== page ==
Laura Boss’ newest collection The Best Lover (NYQ Books) continues the author’s signature style of audacious, irreverent, ironic narrative poems that somehow often fuse heartbreak, humor and intensity in unflinchingly honest poems that explore relationships: both family relationships and lovers, including living with the “L’Enfant Terrible” Beat poet that Allen Ginsberg called the best poet of the last quarter of the 20th Century.
This collection of poems, to be released September 15, 2017, examines the grief that follows a long-term relationship, 9/11, internet dating, the randomness of fate and the way choices made or not made affect the course of our lives. Baudelaire said, “the worst sin of poetry is to be boring.”
Laura Boss’ poems are never boring. Ultimately, the book transcends its author’s journey and becomes an adventure of survival with which each reader can identify.
I love Laura Boss’ work. As I once wrote, “No one else can mix heartbreak and humor and come up with such fascinating, riveting poems.” She proves that again in The Best Lover, her most recent and strongest book.
—Lyn Lifshin, author of Cold Comfort
Laura Boss is one of the bravest poets I know. In narrative poems she peels away layers that protect us from truths we would prefer not to know. Using an understated tone and dry humor, she creates a unique and original voice to explore contemporary life and love. I have followed her career from her earliest books to this latest one and each book is more brilliant than the one before. She’s willing to laugh at herself and laugh at situations in which she finds herself. We laugh with her at her unexpected and hilarious narratives and unflinching look at life in the 21st century. I love her writing; I love this book! I think you will, too. You won’t be disappointed. I think she’s one of the great American poets.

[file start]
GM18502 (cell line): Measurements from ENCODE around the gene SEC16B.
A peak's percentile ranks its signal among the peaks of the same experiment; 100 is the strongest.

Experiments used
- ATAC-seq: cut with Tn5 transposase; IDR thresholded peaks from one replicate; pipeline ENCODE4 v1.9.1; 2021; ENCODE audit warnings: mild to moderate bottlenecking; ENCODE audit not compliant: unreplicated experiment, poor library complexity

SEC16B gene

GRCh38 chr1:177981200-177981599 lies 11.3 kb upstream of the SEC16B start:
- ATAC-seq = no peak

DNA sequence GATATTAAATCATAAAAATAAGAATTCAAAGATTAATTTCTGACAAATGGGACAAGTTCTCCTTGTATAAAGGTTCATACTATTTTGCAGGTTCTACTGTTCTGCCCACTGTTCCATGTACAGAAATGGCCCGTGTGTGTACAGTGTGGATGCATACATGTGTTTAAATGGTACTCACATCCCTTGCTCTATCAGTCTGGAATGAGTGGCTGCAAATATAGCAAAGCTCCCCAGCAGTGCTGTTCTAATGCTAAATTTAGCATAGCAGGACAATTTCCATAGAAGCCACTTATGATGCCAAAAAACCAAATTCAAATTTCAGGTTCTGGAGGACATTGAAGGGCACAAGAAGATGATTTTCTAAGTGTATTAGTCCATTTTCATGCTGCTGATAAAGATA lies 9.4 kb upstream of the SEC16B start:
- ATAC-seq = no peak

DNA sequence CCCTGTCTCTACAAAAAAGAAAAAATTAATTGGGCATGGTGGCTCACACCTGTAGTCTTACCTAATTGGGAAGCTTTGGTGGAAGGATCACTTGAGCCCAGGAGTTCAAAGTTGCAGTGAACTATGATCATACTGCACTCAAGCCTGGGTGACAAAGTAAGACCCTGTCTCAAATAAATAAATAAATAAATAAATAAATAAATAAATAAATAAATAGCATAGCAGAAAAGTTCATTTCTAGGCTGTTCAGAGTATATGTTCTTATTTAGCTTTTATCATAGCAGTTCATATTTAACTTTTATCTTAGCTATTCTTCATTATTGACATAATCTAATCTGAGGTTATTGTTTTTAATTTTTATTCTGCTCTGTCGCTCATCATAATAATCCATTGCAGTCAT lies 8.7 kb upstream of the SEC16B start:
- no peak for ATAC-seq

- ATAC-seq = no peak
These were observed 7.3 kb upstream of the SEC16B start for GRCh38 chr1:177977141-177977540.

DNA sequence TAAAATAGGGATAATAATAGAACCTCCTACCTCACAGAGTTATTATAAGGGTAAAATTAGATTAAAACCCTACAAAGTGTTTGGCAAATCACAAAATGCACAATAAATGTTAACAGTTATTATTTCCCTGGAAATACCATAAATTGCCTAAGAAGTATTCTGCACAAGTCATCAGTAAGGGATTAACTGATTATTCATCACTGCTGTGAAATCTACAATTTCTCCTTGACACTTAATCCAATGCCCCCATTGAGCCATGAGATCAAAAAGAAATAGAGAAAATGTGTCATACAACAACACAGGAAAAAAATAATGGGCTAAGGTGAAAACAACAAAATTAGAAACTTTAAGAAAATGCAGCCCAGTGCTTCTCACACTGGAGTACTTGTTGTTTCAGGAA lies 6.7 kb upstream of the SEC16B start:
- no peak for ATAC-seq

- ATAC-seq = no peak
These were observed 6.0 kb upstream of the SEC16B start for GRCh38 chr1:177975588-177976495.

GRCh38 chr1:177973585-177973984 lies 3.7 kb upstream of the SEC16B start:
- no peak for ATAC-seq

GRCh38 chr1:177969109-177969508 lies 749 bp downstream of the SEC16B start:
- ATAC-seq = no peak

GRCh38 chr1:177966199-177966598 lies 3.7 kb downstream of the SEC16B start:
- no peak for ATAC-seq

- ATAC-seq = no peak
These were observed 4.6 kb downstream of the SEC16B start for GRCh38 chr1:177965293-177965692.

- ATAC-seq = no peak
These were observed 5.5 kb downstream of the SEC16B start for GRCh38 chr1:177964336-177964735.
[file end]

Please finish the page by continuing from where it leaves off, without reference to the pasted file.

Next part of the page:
—Maria Mazziotti Gillan, American Book Award winner
I once called Laura Boss a comic genius in the best madcap tradition of screwball comediennes, but she is so much more: Boss never enforces or insists upon her wisdom, but just when you’ve read or heard one of her poems for the tenth time, you have another epiphany realizing an aspect of the poem you had not considered and it becomes brand new. This, to me, is the sign of a good and lasting poet. The Best Lover is worth a tenth re-reading. After that, you should memorize your favorite poems and be grateful you’ve encountered this wonderful collection.
—Joe Weil, author of A Night in Duluth